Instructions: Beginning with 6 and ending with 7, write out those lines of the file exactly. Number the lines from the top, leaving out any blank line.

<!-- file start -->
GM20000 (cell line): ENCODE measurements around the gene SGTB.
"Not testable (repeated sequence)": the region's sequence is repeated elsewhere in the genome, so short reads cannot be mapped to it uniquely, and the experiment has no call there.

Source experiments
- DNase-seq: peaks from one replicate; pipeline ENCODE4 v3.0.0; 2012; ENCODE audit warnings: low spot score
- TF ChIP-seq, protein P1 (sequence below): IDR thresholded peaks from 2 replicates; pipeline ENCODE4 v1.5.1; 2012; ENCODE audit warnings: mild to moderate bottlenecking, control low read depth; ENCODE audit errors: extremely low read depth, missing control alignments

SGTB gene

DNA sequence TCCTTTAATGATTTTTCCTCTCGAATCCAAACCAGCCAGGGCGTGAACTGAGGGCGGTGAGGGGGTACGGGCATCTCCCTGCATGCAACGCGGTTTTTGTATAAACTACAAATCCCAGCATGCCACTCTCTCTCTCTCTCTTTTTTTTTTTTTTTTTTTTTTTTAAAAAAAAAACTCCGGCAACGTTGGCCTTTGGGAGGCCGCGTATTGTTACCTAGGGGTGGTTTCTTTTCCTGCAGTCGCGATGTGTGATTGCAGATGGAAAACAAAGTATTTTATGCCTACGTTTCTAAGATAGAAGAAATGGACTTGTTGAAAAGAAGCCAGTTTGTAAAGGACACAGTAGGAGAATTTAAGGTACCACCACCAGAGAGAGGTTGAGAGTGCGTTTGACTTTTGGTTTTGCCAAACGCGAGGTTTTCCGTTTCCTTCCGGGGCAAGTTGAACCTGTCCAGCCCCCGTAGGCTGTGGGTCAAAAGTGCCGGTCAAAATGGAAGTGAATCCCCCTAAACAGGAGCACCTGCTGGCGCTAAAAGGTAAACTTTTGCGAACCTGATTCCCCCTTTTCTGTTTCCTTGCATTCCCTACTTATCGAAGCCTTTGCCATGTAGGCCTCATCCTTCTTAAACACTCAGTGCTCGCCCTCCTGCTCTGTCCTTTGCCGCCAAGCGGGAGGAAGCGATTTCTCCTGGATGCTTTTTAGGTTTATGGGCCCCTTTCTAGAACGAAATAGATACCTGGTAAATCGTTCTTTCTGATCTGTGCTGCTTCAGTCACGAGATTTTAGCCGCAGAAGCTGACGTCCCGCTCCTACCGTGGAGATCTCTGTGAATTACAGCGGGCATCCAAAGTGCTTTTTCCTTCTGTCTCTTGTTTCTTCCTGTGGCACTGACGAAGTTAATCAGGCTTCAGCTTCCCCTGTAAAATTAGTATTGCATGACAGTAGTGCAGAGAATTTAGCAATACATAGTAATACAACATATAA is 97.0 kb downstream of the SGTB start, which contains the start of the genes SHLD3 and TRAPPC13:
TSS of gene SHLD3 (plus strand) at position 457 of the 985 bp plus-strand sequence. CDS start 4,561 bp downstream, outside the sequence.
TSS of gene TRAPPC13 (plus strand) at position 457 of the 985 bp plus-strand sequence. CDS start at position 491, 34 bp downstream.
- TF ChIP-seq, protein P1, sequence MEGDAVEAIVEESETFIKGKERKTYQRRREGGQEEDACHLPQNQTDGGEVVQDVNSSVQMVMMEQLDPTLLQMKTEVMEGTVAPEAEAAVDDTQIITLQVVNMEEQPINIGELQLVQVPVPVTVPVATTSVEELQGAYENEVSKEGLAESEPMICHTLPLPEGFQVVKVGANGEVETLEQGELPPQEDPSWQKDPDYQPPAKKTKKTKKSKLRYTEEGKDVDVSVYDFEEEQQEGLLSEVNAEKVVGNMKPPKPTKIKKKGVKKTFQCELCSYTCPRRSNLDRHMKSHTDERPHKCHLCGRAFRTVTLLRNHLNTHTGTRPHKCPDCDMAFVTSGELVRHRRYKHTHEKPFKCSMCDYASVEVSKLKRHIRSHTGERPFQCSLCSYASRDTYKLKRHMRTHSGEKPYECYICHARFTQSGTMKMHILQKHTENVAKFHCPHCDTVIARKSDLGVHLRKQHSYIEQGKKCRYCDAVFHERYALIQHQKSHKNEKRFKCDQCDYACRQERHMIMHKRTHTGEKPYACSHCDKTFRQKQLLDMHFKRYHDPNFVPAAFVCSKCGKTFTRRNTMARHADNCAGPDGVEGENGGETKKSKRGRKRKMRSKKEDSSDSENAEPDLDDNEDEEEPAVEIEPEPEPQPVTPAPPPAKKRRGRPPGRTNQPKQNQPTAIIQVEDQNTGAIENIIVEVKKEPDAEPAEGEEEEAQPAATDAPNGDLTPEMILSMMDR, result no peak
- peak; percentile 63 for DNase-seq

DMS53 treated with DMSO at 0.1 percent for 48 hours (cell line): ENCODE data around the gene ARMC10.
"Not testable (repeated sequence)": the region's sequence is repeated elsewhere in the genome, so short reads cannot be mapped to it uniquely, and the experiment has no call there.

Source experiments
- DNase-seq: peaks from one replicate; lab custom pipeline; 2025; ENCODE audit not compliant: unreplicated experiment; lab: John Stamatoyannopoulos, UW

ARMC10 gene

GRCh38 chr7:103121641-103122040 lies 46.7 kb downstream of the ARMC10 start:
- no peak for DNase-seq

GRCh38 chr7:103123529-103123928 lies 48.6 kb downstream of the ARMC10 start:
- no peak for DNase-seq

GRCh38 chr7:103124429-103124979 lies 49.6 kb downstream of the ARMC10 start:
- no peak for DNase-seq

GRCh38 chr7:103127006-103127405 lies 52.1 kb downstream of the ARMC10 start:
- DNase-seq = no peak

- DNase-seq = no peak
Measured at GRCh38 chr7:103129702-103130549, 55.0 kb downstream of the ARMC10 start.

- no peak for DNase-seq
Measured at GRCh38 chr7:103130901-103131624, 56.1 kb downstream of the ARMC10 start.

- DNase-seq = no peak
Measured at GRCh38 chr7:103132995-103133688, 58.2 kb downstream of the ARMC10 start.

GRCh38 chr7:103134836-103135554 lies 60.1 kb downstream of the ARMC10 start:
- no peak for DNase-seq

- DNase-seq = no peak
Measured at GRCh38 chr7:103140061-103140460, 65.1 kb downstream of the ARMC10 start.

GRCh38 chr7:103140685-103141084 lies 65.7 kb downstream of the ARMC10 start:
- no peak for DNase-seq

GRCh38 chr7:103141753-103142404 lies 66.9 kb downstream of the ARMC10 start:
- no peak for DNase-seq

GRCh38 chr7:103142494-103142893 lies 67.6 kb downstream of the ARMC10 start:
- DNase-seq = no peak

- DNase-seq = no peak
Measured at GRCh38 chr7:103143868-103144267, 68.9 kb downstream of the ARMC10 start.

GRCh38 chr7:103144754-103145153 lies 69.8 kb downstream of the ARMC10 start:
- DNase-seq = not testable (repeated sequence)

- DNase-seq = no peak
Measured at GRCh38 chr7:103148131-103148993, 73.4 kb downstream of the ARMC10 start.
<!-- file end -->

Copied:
SGTB gene

DNA sequence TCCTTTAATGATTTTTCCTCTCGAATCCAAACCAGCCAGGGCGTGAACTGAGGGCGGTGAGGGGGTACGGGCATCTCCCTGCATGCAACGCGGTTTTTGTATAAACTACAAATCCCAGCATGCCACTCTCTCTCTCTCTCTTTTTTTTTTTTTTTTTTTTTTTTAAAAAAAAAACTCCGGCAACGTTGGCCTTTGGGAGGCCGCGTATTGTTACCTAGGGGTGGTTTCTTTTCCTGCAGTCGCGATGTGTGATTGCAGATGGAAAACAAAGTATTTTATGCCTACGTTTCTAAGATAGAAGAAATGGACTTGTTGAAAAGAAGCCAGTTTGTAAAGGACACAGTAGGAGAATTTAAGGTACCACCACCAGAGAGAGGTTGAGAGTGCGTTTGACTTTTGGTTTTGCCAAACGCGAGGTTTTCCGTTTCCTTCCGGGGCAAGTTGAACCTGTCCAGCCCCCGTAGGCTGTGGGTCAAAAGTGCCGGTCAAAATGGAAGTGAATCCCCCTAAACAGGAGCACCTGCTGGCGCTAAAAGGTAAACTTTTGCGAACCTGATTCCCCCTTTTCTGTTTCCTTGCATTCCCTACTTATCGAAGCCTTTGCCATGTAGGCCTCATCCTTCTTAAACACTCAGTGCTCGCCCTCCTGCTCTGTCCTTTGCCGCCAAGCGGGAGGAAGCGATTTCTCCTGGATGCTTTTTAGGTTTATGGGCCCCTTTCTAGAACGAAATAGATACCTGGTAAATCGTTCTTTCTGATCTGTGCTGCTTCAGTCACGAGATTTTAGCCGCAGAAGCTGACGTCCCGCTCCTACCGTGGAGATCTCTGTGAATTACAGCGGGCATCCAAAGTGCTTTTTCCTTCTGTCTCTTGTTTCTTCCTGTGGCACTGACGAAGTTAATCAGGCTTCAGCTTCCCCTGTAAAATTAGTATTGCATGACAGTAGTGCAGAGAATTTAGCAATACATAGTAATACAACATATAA is 97.0 kb downstream of the SGTB start, which contains the start of the genes SHLD3 and TRAPPC13: